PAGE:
Let me begin by stating that I deplore traveling to points unknown on behalf of my firm, Peppercomm.
I especially despise long distance, overnight flights to Europe since, by the time I've fully recovered, it's usually time to turn around and fly home.
That said, I'm also a health and wellness freak so, with the aid of an expert from Nestle SHIELD, a client focused on advancing the conversation on skin health. I've compiled six surefire tips to help you arrive happier, healthier and positively glowing when you next touch down in Frankfurt.
First, my tips:
1.) Run, baby, run. I realize this doesn't pertain to the physically-challenged or couch potato entrepreneur, but I make it a point to run before, and after, every long distance flight. I do so beforehand to suck in as much oxygen as possible before boarding the horrific, recirculated air environment in every jet. And, I force myself to go for a light jog wherever I arrive to exhale the crap and inhale fresh air.
2.) Sleep, baby, sleep. I have huge problems sleeping on overnight flights. But I also know sleep is critical to my being semi-coherent when I attend meetings on the day I arrive. So, while it may be politically incorrect to suggest this, I highly recommend you score some Ambien. It's a game changer for this airborne insomniac.
3.) Avoid, baby, avoid. I'm anti-social by nature, so I aggressively avoid engaging with Bob, the insurance salesman sitting next to me. Eight hours of listening to the benefits of term life insurance will drive anyone mad (and suck the very life out of you). So, slap on your mobile device headphones as soon as you sit down. They ward off talkers the same way a scarecrow protects wheat fields.
And, now for the expert's advice. Didier LeClercq is managing director of SHIELD at Nestle Skin Health and he recommends you:
4.) Drink, baby, drink. It's critical to continually hydrate (Columnist's note: Didier is suggesting water, not bourbon on the rocks). Constant hydration is especially critical on any fight that's eight hours or longer. It also helps avoid jet lag, which is thought to be caused by a desynchronization of circadian rhythm (CN: That cannot be a good thing). And while you're hydrating, be sure to eat light a meal before traveling. Not relying on salty airplane peanuts for fuel will keep you energized and comfortable all flight long.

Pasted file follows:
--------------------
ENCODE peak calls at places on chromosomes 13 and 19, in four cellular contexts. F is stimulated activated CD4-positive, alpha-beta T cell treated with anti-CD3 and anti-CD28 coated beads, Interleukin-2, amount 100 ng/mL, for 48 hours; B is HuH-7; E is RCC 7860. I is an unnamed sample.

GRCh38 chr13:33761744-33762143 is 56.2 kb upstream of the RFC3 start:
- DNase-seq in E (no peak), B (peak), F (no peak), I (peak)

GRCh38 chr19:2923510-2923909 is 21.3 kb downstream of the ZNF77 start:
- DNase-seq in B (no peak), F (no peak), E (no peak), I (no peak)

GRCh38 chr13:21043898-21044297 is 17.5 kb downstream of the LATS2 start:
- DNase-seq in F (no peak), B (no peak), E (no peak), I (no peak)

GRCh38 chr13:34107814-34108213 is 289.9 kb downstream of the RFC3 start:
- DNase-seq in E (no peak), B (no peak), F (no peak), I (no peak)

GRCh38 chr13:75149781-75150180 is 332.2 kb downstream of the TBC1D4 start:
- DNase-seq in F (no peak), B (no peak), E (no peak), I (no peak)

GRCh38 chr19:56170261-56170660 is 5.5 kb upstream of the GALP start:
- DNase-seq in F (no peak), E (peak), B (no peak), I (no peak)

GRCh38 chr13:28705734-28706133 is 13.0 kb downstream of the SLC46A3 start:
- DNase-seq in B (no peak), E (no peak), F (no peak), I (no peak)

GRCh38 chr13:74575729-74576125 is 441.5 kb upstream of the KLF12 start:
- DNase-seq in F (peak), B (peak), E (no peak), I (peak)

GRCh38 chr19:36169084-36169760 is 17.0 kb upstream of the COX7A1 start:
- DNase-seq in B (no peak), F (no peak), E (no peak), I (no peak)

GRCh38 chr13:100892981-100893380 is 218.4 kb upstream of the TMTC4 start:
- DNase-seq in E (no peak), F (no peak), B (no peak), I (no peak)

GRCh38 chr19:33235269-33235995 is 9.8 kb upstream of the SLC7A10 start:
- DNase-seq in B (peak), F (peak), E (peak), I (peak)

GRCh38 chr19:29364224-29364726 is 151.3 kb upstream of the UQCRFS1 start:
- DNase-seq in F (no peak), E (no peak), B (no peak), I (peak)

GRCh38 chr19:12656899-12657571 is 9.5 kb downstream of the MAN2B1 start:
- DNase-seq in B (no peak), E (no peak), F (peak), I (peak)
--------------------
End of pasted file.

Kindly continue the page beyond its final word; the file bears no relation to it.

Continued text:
5.) Skin, baby, skin. Low humidity in air travel causes drying of the skin, especially on long flights. In the air, skin surface hydration decreases rapidly resulting in skin tightness and itchiness. Aircrew members routinely suffer from dry or flushed facial skin and dermal hand symptoms (CN: That explains why United pilots and flight attendants are so cranky from liftoff to touchdown). Use a topical skin moisturizer on the entire body before and after flying to help lock in moisture and keep your skin looking its best.
6.) Walk, baby, walk. Sitting for long periods of time can cause blood to pool in the legs which, in turn, can lead to varicose veins and deep vein thrombosis. In fact, according to a recent study, deep vein thrombosis increases by 12 percent if you only take one long flight a year! So, get up and walk. And, try wearing elastic stockings (CN: always a favorite with me) and prophylactic use of low-molecule weight heparin, which helps to prevent harmful blood clots forming in blood vessels. If you're susceptible to blood clots, talk to your doctor about the use of heparin before long flights.
So, there you have it.
I can't suggest anything to help you avoid the endless delays, rude in-flight personnel or inedible food, but I do know these health tips will make your next flight a tad more palatable.
And, remember to shut down Bob before he begins asking you how much life insurance you're carrying.